What does the idiom "all along" mean?

The phrase all along is often used in English, but what does this idiom mean? When idioms are used in the right situations, they strengthen communication and enrich the language. You can communicate more effectively by learning the meaning of all along.

Meaning of "all along"


The idiom “all along” is used to refer to something that has been true or taking place from the beginning of a situation until now. It implies that this was hidden or not known until now and is often used in situations that come as a surprise or when something has been revealed.


While the exact origins of the idiom “all along” are unknown, it is thought to be derived from the Middle English phrase “al-long”. This phrase was used to describe something that was “long” in duration, or that it extended all the way through or along a certain path. Over time, this phrase took on the meaning of “for a long time” or “all the time” and eventually evolved into the phrase “all along”.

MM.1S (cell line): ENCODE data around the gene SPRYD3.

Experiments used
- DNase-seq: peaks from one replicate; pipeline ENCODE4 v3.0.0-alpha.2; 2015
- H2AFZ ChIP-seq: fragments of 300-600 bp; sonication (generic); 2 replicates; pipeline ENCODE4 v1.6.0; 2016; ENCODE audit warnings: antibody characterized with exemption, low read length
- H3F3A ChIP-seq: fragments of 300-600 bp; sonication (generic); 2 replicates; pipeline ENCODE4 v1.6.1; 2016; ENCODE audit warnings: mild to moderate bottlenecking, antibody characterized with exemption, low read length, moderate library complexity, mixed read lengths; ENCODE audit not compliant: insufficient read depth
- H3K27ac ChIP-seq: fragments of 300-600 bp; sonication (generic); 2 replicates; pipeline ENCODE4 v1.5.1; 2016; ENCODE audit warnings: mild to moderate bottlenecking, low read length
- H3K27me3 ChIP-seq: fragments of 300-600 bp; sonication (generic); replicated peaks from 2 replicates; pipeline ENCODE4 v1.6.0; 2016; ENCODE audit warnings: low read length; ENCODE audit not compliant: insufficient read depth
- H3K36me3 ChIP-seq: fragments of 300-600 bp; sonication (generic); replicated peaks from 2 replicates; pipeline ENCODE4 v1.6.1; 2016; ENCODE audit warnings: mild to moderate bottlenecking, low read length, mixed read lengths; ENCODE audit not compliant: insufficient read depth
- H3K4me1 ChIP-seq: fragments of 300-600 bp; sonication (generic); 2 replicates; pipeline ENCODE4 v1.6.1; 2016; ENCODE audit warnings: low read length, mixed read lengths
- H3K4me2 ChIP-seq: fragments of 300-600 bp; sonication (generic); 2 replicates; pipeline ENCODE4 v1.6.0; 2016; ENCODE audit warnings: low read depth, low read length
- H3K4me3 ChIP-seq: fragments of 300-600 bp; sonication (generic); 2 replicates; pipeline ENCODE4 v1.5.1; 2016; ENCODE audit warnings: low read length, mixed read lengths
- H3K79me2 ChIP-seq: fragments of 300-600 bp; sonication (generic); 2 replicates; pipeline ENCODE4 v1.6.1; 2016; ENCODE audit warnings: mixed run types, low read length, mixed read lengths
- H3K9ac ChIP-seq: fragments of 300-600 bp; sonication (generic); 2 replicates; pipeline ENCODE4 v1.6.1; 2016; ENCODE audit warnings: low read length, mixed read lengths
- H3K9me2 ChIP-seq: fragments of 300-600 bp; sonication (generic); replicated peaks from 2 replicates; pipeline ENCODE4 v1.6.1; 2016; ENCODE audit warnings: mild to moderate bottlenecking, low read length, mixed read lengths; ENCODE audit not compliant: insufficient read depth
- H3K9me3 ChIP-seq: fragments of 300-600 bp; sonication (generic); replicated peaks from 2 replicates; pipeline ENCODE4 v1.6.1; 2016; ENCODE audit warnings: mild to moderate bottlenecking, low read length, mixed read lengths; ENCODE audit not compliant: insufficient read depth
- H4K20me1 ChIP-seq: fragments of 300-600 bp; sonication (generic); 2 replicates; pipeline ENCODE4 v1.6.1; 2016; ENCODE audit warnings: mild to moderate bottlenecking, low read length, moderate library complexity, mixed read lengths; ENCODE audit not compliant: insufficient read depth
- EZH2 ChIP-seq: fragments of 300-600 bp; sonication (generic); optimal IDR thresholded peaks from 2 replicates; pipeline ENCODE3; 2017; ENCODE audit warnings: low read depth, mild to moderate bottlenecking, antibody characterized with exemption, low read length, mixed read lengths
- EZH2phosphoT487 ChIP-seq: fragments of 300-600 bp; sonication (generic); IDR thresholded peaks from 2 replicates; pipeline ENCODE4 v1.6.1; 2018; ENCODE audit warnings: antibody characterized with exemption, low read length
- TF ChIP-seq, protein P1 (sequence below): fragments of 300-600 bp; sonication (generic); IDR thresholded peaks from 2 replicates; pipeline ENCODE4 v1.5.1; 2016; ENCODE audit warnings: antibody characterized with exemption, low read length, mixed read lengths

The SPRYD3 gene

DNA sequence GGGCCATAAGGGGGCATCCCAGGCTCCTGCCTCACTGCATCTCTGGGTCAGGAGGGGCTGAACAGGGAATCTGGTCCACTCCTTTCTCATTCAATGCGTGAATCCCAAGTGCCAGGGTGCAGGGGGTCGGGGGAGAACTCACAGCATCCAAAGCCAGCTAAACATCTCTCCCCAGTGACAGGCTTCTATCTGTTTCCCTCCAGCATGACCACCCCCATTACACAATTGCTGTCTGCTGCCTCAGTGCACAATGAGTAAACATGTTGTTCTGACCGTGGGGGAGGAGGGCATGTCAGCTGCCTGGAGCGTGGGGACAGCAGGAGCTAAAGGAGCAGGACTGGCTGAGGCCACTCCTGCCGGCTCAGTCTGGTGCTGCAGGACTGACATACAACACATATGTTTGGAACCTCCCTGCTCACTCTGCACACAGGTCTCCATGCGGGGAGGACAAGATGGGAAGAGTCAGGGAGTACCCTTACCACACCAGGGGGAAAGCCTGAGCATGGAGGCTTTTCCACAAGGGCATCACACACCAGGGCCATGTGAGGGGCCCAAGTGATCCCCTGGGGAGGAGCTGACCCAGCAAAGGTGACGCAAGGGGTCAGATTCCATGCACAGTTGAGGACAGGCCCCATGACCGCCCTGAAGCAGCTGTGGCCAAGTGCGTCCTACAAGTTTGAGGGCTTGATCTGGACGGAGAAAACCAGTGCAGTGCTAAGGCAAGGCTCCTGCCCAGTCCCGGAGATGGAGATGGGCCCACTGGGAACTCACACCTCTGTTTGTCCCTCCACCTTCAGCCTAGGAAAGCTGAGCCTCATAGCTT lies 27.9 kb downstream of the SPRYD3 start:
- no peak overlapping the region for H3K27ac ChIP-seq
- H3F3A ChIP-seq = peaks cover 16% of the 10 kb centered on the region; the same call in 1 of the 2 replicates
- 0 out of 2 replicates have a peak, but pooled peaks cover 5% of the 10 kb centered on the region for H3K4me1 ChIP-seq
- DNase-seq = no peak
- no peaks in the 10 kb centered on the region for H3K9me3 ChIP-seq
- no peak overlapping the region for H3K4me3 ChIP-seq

The phrase “all along” is usually used informally in everyday conversations, often to show surprise or dismay at a situation. For example, someone might say “I had no idea she was lying all along” to express their surprise and disappointment that someone was not telling the truth for a period of time. It can also be used to show disbelief or incredulity, as in “I had no idea that was true all along”.

Example Sentences

  • I can’t believe she was lying to us all along.
  • I was shocked to find out that the story I was told all along was false.
  • It turns out that it was true all along.
  • He had been planning to go to college all along.
  • She had been hiding the truth all along.

The meanings of the words in the "all along" idiom

The Global Spread of English Idioms

As English has become a global language, its idioms have spread far beyond the borders of the UK and USA. For instance, the idiom "beat around the bush" has equivalents in many other languages, such as "tourner autour du pot" in French and "dar vueltas al asunto" in Spanish. Meanwhile, other idioms have been adapted for local contexts, such as the Russian idiom "?? ???? ???????" (ne svoya rubashka), which translates to "not one's own shirt," meaning to be in an uncomfortable or unfamiliar situation.


No comment has been written about all along yet, you can write the first comment and share your thoughts with our other visitors.
Leave a Reply